Magazine article Screen International

TIFFCOM: Japanese Filmmakers Start to Venture Overseas

Magazine article Screen International

TIFFCOM: Japanese Filmmakers Start to Venture Overseas

Article excerpt

Japanese directors Koji Fukada, Isshin Inudo and Daishi Matsunaga share experiences of shooting outside Japan on Screen-moderated TIFFCOM panel.

Although Japan’s film industry is not renowned for its levels of co-production activity, three Japanese directors shared their recent experiences of shooting overseas at a panel on the opening day of TIFFCOM (October 24).

Koji Fukada (pictured), who recently filmed The Man From The Sea entirely in Indonesia, said he was inspired to make the film following a visit to Banda Aceh. “I knew this project had to be filmed in Indonesia using a mix of English, Indonesian, Japanese and local dialect - it couldn’t be done just by Japanese staff,” explained Fukada, who won the Un Certain Regard prize at Cannes 2016 for Harmonium.

His new project, about a man who is found washed up on a beach suffering from amnesia, was set up as a co-production between Japan’s Nikkatsu Corp, Indonesia’s Kaninga Pictures and France’s Commes des Cinemas. Post-production is currently taking place in Paris.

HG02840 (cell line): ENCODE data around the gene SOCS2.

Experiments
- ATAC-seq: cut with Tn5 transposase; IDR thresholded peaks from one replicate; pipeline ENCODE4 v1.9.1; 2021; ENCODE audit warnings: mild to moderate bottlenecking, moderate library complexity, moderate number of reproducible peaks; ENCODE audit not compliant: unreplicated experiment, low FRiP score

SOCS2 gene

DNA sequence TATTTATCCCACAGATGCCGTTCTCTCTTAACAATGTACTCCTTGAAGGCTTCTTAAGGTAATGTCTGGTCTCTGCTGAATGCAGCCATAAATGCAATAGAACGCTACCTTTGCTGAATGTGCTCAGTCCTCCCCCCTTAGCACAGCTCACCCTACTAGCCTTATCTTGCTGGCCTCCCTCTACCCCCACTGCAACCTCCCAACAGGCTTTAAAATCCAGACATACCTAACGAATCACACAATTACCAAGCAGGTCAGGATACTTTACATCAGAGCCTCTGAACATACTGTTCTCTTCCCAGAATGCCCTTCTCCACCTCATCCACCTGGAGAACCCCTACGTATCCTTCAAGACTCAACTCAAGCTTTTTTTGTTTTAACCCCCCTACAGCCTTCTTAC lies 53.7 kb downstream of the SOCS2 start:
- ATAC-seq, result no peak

Fukada said he found that Japan and Indonesia have hugely different working methods - Japanese productions tend to be more strictly scheduled and spend longer in pre-production - but he appreciated the professionalism and laid-back attitude of the Indonesian crews.

Koji Fukada

“We think our way of doing things is just common sense, but when you work with foreign crews, you realise there are alternatives to pursuing the Japanese method,” said Fukada. “In Japan, we’re always worried about time management, but in Indonesia the crew didn’t try to rush things despite the limited schedule.”

Isshin Inudo, known for films such as Josee, The Tiger And The Fish and The Floating Castle, said he had a slightly more chaotic experience when he was drafted in as a director for hire on a Chinese production. Although some of the cast and crew impressed him, he said China’s film industry is growing so fast that not all of the team had a huge amount of experience. “Some of the Chinese crew, including line producers, are very young - so you lose time in a lot of cases.”

But he also found an upside to China’s way of working when he suggested major script changes and a completely different ending to the story in the middle of the shoot. …

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